A September 24, 2015 online article published in JAMA Otolaryngology-Head and Neck Surgery, proposes that, based on an analysis of data from the cross-sectional National Health and Nutrition Examination Survey (NHANES), hearing impairment has been shown to be associated with various negative health outcomes, possibly including earlier death for older adults.
The NHANES is an ongoing epidemiologic study designed to assess the health of the US population using representative samples. In their analytical study conducted from March 1 to May 1, 2015, authors Kevin Contrera, MPH and MD candidate, Josh Betz, MS, Dane J. Genther, MD, and Frank R. Lin, MD, PhD, found that in adults 70 years or older, moderate or more severe hearing impairment was associated with a 54% increased risk of mortality.
According to the JAMA article, hearing impairment (HI) is common in older adults, and its prevalence doubles with every decade of life, affecting two-thirds of adults older than 70 years. For their analysis, the authors looked at data related to an association between hearing impairment and mortality in select populations. They specifically investigated the association of hearing impairment and all-cause mortality in a nationally representative sample of adults in the United States.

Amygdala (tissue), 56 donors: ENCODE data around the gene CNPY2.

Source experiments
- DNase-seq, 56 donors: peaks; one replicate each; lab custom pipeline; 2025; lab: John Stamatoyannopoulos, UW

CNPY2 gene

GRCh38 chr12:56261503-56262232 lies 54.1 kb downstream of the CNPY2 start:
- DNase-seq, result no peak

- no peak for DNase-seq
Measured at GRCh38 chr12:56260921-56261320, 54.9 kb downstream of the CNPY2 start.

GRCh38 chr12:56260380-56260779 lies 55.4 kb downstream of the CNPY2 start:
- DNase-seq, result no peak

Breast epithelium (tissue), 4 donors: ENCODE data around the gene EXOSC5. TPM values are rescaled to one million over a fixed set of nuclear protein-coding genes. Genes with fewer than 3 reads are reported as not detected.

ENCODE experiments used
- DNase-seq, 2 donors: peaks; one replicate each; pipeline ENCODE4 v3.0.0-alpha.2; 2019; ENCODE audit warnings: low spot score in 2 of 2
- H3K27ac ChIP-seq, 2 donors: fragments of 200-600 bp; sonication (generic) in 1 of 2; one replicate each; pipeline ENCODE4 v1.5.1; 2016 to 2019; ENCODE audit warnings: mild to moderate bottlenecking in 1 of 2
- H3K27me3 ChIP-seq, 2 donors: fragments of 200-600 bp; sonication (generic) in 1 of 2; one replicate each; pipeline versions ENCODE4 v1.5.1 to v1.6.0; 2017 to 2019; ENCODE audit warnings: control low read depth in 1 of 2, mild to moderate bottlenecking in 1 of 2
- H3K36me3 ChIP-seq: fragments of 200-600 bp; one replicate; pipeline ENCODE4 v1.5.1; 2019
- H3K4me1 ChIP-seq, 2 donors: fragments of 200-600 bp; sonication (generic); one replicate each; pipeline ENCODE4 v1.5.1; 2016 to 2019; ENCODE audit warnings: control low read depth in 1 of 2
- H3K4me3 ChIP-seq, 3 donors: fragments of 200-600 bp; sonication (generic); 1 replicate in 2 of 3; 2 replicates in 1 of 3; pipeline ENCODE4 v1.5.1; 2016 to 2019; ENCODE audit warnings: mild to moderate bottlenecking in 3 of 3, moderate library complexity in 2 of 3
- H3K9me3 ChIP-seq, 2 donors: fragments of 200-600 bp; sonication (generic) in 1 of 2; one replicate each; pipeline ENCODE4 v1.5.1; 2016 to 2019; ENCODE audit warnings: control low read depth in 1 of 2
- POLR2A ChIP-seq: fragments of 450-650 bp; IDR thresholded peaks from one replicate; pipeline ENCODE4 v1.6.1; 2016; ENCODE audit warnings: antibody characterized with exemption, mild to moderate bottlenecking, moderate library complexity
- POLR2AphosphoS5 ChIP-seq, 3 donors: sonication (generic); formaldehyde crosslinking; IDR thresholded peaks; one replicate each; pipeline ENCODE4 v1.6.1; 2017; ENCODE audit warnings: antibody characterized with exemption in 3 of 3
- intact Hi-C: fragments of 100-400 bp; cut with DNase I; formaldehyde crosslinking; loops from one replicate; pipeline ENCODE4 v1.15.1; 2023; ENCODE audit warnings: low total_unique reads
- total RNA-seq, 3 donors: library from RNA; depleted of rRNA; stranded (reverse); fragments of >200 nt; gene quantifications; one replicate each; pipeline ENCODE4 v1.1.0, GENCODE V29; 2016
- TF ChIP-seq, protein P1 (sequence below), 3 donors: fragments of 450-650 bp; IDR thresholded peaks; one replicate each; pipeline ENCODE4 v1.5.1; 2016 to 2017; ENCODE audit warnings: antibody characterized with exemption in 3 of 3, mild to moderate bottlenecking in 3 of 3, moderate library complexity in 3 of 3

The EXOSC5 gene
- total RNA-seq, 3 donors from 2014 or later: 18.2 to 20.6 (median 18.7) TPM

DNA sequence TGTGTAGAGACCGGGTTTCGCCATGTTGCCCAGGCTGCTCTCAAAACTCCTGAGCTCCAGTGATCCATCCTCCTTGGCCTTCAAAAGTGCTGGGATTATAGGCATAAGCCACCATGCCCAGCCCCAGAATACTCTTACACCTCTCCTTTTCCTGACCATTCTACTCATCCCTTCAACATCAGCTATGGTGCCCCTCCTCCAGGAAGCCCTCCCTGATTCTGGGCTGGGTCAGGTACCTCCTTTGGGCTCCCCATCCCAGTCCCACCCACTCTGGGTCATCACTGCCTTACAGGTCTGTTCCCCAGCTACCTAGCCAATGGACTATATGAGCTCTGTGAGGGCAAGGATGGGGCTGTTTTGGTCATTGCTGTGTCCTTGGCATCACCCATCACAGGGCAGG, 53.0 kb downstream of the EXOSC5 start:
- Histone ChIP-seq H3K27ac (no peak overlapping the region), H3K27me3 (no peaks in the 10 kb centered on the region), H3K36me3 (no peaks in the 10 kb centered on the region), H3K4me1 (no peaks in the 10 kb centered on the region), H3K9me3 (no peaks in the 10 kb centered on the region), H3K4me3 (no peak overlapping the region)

Using combined data from cycles of the NHANES that ran from January 1, 2005 to December 31, 2010, the authors studied 1,666 adults 70 years or older who had undergone audiometric testing. The NHANES protocol was reviewed and approved by the National Center for Health Statistic’s Institutional Review Board and informed written consent was obtained from all participants.
The authors defined the severity of hearing impairment per the World Health Organization criteria, based on the pure-tone average of hearing thresholds (in decibels) at speech frequencies (0.5-4 kHz) in the ear with better hearing. The authors report that mortality was determined by probabilistic matching between NHANES data and death certificates from the National Death Index through December 31, 2011.
Their findings suggest that older adults with impaired hearing may have a shorter life span than their peers without hearing problems.
Experts commenting on these findings in other media articles stressed that the findings, while interesting, do not necessarily prove that hearing impairment itself shortens people’s lives.
Source: Amy Norton, HealthDay; US News & World Report; The JAMA Network; WebMD; Johns Hopkins University School of Medicine
Original citation: Contrera KJ, Betz J, Genther DJ, Lin FR. Association of Hearing Impairment and Mortality in the National Health and Nutrition Examination Survey. JAMA Otolaryngol Head Neck Surg. Published online September 24, 2015. doi:10.1001/jamaoto.2015.1762
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